St. Rose man convicted of teen’s murder

A St. Rose man has been convicted of murder in connection with the May 29, 2012 slaying of 19-year-old Jared Mealey in the Preston Hollow neighborhood.

Leslie Reed, 22, faces a life sentence after he was convicted of second-degree murder.

Another St. Rose man, Keywine Bradford, pled guilty to manslaughter in connection with Mealey’s death last October. While Bradford gave a statement to police indicating that he was present during Mealey’s death, he claims that he was not the shooter.

Instead, Bradford said Reed fired the shots that killed Mealey.

On May 29, 2012, Bradford said he and Reed were driving down Turtle Creek Lane when they passed Mealey, who was standing in front of his house.

Reed glanced at Mealey and allegedly said, “I’m gonna whack him.”

Bradford told police that he went along with Reed’s plan to murder Mealey, and the two met later that evening in Preston Hollow. That’s when Reed showed Bradford a black, 9mm millennium edition handgun that he had tucked into his waistband, according to the Bradford’s statement.

While Reed and Bradford were standing outside, Mealey happened to pass by them in his car and the two began following him to the intersection of Mockingbird Lane and Normandy Street, according to Bradford.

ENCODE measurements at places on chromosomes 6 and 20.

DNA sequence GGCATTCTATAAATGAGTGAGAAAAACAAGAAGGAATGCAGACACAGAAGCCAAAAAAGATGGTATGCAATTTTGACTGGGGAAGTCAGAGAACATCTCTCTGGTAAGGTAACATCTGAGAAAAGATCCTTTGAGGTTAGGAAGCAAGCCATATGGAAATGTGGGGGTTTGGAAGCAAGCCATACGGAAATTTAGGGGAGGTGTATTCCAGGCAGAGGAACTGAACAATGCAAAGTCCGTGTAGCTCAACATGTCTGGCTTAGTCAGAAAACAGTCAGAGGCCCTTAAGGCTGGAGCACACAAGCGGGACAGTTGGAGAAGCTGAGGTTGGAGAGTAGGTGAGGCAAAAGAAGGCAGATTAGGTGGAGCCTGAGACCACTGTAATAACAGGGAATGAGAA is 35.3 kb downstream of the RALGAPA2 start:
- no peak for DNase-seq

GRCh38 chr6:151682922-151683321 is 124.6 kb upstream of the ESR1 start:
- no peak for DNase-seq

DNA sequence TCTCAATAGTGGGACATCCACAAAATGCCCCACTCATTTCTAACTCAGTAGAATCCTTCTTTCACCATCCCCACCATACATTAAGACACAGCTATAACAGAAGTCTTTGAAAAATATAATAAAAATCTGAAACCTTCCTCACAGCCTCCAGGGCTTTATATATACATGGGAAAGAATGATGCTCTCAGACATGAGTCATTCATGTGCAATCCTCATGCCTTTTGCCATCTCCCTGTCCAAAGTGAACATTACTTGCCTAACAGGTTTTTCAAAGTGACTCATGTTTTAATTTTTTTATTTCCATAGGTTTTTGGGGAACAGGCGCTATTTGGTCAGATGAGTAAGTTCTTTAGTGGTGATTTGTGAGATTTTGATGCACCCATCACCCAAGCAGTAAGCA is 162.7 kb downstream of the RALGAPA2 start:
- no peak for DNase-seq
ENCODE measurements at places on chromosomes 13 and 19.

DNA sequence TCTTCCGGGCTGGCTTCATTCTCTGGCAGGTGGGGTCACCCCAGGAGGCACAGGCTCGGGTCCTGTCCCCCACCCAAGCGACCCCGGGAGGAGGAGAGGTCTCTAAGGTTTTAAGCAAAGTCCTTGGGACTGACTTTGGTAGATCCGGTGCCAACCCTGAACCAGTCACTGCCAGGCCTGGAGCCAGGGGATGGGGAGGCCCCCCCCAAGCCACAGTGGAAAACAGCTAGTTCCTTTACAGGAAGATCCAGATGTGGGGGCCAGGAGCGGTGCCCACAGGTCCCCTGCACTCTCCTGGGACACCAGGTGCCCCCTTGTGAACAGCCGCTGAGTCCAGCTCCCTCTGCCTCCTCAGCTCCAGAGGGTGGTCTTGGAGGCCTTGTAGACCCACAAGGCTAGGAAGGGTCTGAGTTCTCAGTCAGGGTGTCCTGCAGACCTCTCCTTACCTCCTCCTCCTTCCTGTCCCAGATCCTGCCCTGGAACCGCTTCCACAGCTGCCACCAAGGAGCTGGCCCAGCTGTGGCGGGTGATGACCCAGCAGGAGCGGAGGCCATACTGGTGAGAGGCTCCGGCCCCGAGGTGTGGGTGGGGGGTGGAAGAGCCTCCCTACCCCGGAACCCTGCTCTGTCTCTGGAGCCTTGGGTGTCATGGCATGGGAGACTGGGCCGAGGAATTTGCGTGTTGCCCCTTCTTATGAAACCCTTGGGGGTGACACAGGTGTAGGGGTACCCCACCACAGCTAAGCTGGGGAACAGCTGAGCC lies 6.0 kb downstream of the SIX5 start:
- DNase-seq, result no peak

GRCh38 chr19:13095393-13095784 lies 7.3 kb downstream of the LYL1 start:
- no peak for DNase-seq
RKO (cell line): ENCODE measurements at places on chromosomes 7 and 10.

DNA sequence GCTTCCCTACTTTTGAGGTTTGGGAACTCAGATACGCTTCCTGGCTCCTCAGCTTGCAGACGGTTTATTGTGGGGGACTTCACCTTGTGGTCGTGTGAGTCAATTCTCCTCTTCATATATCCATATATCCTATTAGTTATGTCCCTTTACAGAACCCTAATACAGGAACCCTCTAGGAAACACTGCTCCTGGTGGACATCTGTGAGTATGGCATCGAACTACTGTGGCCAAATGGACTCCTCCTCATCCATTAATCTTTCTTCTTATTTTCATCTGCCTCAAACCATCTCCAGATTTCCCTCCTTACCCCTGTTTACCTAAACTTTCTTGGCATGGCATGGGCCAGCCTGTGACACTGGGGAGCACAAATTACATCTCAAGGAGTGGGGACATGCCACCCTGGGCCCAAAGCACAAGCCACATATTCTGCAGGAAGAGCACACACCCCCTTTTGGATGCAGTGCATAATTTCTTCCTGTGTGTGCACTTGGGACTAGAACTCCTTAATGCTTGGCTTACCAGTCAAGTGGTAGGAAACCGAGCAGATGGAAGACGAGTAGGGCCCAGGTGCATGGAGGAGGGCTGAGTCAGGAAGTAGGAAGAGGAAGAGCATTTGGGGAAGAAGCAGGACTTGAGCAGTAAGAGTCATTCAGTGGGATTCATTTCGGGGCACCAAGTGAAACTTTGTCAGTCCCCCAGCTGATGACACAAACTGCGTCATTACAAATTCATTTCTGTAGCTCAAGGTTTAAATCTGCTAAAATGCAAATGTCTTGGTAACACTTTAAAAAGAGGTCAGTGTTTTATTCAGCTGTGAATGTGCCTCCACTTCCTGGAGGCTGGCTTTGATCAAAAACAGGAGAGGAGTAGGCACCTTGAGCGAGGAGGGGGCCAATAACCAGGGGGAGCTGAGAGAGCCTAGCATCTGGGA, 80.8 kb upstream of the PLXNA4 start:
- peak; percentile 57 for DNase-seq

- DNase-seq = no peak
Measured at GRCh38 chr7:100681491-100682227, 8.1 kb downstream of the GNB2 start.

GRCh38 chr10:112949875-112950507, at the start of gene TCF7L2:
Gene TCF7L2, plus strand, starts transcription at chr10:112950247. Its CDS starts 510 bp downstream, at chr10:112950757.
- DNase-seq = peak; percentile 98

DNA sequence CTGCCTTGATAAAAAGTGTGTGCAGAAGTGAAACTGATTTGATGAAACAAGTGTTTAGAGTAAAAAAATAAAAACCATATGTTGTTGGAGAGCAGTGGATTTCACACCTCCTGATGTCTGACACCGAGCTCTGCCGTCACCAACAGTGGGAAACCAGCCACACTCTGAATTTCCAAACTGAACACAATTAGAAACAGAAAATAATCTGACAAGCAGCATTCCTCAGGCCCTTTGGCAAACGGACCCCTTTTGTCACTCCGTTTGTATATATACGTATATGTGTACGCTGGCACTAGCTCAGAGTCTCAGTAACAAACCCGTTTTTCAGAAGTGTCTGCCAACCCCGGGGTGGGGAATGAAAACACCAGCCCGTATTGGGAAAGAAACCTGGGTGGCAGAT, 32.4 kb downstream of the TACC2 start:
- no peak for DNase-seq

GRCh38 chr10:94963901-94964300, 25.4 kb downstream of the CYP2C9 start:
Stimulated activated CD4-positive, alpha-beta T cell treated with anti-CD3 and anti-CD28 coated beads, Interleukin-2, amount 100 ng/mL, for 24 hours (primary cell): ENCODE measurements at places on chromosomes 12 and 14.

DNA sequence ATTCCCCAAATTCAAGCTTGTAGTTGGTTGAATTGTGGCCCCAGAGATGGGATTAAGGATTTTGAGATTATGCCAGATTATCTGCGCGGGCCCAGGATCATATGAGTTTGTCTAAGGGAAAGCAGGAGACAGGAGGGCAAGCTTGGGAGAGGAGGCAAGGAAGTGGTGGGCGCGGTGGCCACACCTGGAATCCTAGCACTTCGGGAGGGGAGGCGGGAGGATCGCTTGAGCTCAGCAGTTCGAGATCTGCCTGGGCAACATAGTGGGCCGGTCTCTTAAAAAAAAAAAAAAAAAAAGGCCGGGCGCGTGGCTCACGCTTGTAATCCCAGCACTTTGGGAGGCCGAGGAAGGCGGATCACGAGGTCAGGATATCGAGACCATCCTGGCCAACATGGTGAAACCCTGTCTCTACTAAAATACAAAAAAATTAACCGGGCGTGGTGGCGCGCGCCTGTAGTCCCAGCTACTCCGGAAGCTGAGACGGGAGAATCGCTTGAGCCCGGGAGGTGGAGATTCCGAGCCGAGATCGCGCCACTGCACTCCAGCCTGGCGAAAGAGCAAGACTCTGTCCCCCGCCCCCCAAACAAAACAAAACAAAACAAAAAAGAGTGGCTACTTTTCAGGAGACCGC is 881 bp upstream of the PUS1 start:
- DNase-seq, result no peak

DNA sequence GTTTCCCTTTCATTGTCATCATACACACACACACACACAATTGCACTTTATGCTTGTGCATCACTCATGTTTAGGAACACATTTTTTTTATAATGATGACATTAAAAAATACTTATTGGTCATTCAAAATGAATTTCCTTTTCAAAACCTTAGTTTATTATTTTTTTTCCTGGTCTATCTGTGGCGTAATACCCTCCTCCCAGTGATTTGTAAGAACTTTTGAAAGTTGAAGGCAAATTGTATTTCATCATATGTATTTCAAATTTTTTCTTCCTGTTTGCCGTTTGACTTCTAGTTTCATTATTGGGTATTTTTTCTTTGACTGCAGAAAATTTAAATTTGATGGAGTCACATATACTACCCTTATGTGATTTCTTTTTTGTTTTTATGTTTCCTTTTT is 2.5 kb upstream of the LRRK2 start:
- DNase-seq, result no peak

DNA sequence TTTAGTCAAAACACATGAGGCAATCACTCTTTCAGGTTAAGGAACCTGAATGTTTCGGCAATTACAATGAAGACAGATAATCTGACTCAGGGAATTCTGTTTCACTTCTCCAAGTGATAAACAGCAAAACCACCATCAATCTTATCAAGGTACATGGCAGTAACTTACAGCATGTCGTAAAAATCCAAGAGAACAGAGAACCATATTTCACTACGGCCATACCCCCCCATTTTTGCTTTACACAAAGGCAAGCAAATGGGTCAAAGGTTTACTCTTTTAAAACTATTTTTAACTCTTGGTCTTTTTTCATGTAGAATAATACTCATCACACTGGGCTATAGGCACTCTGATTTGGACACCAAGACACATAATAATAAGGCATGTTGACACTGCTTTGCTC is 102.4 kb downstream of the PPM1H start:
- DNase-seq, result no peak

Bradford added that Reed then handed him a gun, but the teen told police that he realized he wouldn’t be able to commit murder and declined to shoot Mealey. Instead, he said Reed took the gun back and asked him to flag Mealey down. Bradford waved at Mealey, who pulled his car over to talk.

While they were chatting, Bradford says he saw Reed creep up from behind Mealey’s car and walk to the driver’s side window.

Bradford began to back up.

According to Bradford, Reed fired at Mealey and kept firing into the vehicle. Bradford said that Mealey never saw the shots coming. The two then fled down Normandy back to Mockingbird Lane where Reed paused in the street, looked at Mealey’s vehicle and said, “Look at my work,” according to Bradford.

Bradford told police that he could see that Mealey’s vehicle had rolled into a nearby yard and that the headlights were shining down the roadway.

After that, Bradford said the two split up and went to their homes. Reed maintained his innocence, telling police that Bradford showed up at his home after Mealey’s murder and admitted to the shooting.


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